Ms Lim Ka Min loved the coming- of-age Taiwanese movie Our Times so much, she watched it a second time - alone.
"I don't want any one to judge me when I cry. I cried harder when I watched it again," says the 21-year-old student.
Repeat moviegoers like her have contributed to making Our Times the highest-grossing Taiwanese movie of all time in Singapore, with more than $3.5 million earned at the box office. The high school romance is television producer Frankie Chen's directorial debut.
Still screening at cinemas here, it surpasses the previous record of close to $3 million set by another Taiwanese youth romance You Are The Apple Of My Eye (2011).
It is also the second-highest grossing Chinese film this year, behind Jack Neo's movie Ah Boys To Men 3: Frogmen ($7.63 million).
Moviegoers tell Life that they could not get enough of the movie the first time around and went back for at least a second viewing.
I felt that I might have missed out on minor details that the director had planted in the movie. I only noticed certain things or understood the meaning behind the classic lines after the second, third viewing.’’
NG SHI HAN, 29, A TEACHER, on why he watched Our Times three times
I guess the female lead is just like me. So it feels like I am reliving a piece of my past as I watch the movie.The movie brings back loads of fond memories. ’’
STUDENT LIM KA MIN, 21, on why Our Times struck a chord with her
We grew up watching these Taiwanese shows. When you rewatch these old-school scenes, you may cringe. Now Our Times is really popular. People can recognise and relate to the scenes. ’’
RACHEL TOH, 23, WHO PARODIES TRULY LIN IN A YOUTUBE SPOOF, feels that the movie deserves a place alongside iconic Taiwanese works
Says teacher Ng Shi Han, 29, who watched it three times: "I felt that I might have missed out on minor details that the director had planted in the movie. I only noticed certain things or understood the meaning behind the classic lines after the second, third viewing."
The movie strikes a chord with Ms Lim because it is filmed from the perspective of a Plain Jane female lead, Truly Lin (Vivian Sung), "who is hardly noticed by anyone in school".
She says: "I guess the female lead is just like me. So it feels like I am reliving a piece of my past as I watch the movie. The movie brings back loads of fond memories.
"I could relate to how school bully Hsu Tai-yu treats the wallflower Truly Lin badly because I had a male classmate who did the same to me. In fact, it was after watching this movie that I stopped to wonder if he secretly liked me. But, no, we are still good friends now."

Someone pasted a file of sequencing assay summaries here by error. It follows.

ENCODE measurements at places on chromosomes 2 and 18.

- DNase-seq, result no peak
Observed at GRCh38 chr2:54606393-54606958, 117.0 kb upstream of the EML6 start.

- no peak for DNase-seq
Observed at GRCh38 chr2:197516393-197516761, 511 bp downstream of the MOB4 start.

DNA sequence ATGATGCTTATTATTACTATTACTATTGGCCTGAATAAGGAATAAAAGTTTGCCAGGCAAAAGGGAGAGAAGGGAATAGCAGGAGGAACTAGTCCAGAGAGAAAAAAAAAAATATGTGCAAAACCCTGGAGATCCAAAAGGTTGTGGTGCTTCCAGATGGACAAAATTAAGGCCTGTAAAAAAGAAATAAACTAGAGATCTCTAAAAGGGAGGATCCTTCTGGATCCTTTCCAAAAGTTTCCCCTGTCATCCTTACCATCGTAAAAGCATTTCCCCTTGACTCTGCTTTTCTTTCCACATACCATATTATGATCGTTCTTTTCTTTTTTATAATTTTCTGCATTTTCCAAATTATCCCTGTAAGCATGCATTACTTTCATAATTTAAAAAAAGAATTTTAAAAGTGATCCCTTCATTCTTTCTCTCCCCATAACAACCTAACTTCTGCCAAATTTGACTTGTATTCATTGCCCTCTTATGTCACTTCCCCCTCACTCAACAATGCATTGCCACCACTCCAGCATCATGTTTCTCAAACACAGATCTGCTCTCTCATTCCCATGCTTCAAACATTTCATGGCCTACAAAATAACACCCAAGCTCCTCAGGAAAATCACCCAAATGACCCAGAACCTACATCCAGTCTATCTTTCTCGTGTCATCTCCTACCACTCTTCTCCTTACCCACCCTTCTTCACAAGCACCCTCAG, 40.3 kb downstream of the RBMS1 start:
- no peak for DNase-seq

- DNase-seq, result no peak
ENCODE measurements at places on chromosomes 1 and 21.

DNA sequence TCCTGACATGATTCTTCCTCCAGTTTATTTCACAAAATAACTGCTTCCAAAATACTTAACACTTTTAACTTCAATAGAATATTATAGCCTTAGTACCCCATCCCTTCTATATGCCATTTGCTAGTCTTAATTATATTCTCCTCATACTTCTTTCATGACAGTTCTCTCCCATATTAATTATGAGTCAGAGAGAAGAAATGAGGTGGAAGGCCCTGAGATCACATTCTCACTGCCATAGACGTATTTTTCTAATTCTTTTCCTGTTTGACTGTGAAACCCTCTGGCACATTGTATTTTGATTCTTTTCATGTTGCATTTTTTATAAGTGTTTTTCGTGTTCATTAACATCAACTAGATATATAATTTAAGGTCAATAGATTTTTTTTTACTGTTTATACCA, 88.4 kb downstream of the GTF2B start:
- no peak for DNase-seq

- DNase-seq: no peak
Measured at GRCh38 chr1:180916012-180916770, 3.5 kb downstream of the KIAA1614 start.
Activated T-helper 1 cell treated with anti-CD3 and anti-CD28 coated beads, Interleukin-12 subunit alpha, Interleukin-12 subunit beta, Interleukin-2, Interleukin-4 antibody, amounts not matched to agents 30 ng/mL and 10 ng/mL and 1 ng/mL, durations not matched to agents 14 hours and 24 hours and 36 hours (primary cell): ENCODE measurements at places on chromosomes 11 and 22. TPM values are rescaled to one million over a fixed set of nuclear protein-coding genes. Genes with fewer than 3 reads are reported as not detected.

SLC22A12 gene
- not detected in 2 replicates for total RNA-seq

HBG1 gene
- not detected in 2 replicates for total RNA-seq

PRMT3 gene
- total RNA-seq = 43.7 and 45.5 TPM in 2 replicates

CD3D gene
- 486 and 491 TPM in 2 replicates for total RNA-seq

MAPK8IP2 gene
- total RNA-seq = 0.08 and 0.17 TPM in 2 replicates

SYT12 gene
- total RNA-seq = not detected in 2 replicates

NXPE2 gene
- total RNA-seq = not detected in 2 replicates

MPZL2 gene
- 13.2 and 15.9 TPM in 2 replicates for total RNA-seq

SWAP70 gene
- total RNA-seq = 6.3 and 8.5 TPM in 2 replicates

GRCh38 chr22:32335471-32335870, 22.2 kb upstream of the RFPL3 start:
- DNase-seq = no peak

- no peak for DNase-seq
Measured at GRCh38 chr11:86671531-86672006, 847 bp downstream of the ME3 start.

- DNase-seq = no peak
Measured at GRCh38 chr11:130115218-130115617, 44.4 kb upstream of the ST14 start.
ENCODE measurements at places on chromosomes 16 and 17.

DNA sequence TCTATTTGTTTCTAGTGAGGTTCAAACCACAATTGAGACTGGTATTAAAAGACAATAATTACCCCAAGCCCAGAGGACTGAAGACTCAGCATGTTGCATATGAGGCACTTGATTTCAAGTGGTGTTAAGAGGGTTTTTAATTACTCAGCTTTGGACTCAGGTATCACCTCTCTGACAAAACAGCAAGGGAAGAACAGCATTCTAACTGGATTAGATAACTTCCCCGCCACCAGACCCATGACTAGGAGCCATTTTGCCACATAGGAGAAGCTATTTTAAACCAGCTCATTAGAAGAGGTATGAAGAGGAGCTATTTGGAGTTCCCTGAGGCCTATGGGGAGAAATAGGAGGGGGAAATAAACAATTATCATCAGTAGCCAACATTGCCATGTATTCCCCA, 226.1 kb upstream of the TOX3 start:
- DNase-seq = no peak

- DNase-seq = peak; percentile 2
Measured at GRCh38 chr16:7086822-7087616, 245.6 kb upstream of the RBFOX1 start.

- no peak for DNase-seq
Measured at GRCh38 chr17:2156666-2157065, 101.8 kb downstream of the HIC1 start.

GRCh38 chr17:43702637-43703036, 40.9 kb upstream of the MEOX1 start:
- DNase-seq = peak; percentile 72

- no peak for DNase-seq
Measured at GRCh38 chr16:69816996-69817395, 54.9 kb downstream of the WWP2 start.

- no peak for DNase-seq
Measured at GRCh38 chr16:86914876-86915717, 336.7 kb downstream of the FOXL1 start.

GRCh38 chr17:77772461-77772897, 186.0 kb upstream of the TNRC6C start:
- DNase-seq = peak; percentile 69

Graphic designer Shermaine Tan, 26, decided to watch it a second time to understand the perspective of the male lead, mischief-maker Hsu Tai-yu (Darren Wang).
She says: "Hsu Tai-yu does plenty of things for Truly Lin, but doesn't have the courage to confess to her. It was silly, but cute at the same time."
Nostalgia is a big draw of Our Times, which is set in Taiwan in the 1990s, particularly for Taiwan-born Singaporean radio DJ Chang Cheng Yao. The 28-year-old UFM 100.3 DJ, who watched the movie twice, says: "I came over to Singapore in 2001, so I was still in Taiwan in the 1990s. Like the characters in the movie, I recall studying at a bubble tea shop which had a fortune-dispensing machine on each table."
Besides, Singaporeans are no strangers to Taiwanese popular culture and Cantopop mania, which are featured heavily in the movie, says Nanyang Technological University assistant professor Liew Kai Khiun.
Prof Liew, 42, who has research interests in pop culture, says: "Generations were brought up on songs from Taiwanese singers Teresa Teng to Jolin Tsai. The Cantopop references would be familiar to audiences who spent their formative years from the 1980s.
"The more quaint practices of the pre-digital media era of cutting out pictures of celebrities from magazines is also something that audiences can identify with."
Our Times fan Rachel Toh feels the movie deserves a place alongside iconic Taiwanese works.
Ms Toh, a producer at YouTube channel Butterworks, worked with her team to create a spoof paying homage to classic scenes from Taiwanese idol dramas and movies, such as Meteor Garden, You Are The Apple Of My Eye and Our Times.